Trailer Load Capacity

Understanding trailer load capacity is critical in ensuring safe and reliable towing. In New Zealand, trailers should have a GVM (Gross Vehicle Mass) rating and in Australia, a GTM (Gross Trailer Mass) rating which is the trailer tare weight and its load combined.

Australia also requires an ATM (Aggregate Trailer Mass rating which also includes coupling load).

Knowing the trailers loading limits and adhering to them, reduces the chance of the trailer failing in use as well as preventing a serious accident.

Unfortunately, having a trailer plate with the GVM noted, is not a legal requirement in NZ and there are thousands of trailers on the road that are consistently overloaded and towed illegally, primarily due to the lack of knowledge.

The GVM is the maximum loaded weight recommended by the trailer manufacturer and is based on a couple of factors -

  • How the trailer is fabricated
  • The strength/rating of the components used in it construction
  • The law

Trailer fabrication -

Depending on the designated purpose of the trailer, a manufacturer will fabricate the trailer chassis and drawbar with material suitable for the end use. The manufacturer will consider material that is light and strong enough to accomplish the trailers end purpose without exceeding weight limits and hopefully without compromising strength.

For example, a boat trailer may need to be made to a GVM of 750kg for a boat weighing 600kg. To accomplish this, the manufacturer will need to design and build a trailer that has a tare weight of 150kg or less. To do this, all component weights (tyres/rims, suspension, axle, rollers, etc..) are taken into account and then a chassis designed around these.

Component Strength/Rating

A trailer is only as strong as its weakest or lowest rated component (including construction technique).

Trailer components need to function as a whole to make the trailer suitable to carry specific loads safely. From the design of the chassis and drawbar, the spring and axle rating, the hubs, rims and tyres right through to the safety chains and shackles - all need to be matched to be rated equal or exceed the desired gross trailer loading (GVM).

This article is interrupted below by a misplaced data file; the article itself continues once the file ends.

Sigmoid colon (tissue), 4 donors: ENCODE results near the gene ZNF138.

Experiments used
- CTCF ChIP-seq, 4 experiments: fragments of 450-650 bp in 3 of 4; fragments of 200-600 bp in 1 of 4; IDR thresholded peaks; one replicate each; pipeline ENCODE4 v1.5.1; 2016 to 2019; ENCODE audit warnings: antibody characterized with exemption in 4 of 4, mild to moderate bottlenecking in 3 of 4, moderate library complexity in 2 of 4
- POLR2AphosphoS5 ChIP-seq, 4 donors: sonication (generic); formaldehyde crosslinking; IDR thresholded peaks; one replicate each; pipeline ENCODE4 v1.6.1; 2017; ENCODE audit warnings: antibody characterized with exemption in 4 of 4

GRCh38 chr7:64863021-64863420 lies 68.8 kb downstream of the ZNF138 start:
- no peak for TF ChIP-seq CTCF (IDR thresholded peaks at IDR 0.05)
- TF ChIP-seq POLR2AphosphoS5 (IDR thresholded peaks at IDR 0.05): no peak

For example – building a single axle trailer for 2000kg GVM and fitting 1500kg rated hubs and stubs or 1000kg rated springs – its “Murphys Law” that the weakest part of your trailer will fail at the most inconvenient moment (think rainy night with a fully loaded trailer on the side of the road in the middle of nowhere with no cell phone coverage).

Always check the manufacturers recommended ratings for each component you fit to your trailer. The under-designed, un-rated or lowest rated component will always be the weakest link on your trailer - be wary of cheap or unbranded components.

If you are building your own trailer or replacing parts on your existing trailer, always fit components which are rated to or above the required or existing GVM. This includes even the smallest components like the nuts and bolts for mounting the coupling to the drawbar.

As with everything, there needs to be balance to the design. Overdesigning the trailer or fitting components way over the required rating can increase the trailers weight to an unpractical point.

The Law

In New Zealand, light trailers (up to 3500kg) are not legally required to have their tare weight, GVM or load rating identified by way of label or certificate and therefore there are thousands of trailers on the road whose owners have no idea what their trailers maximum load rating is. Trailers are legally required to have brakes if the GVM exceeds 2000kg - see legal braking requirements.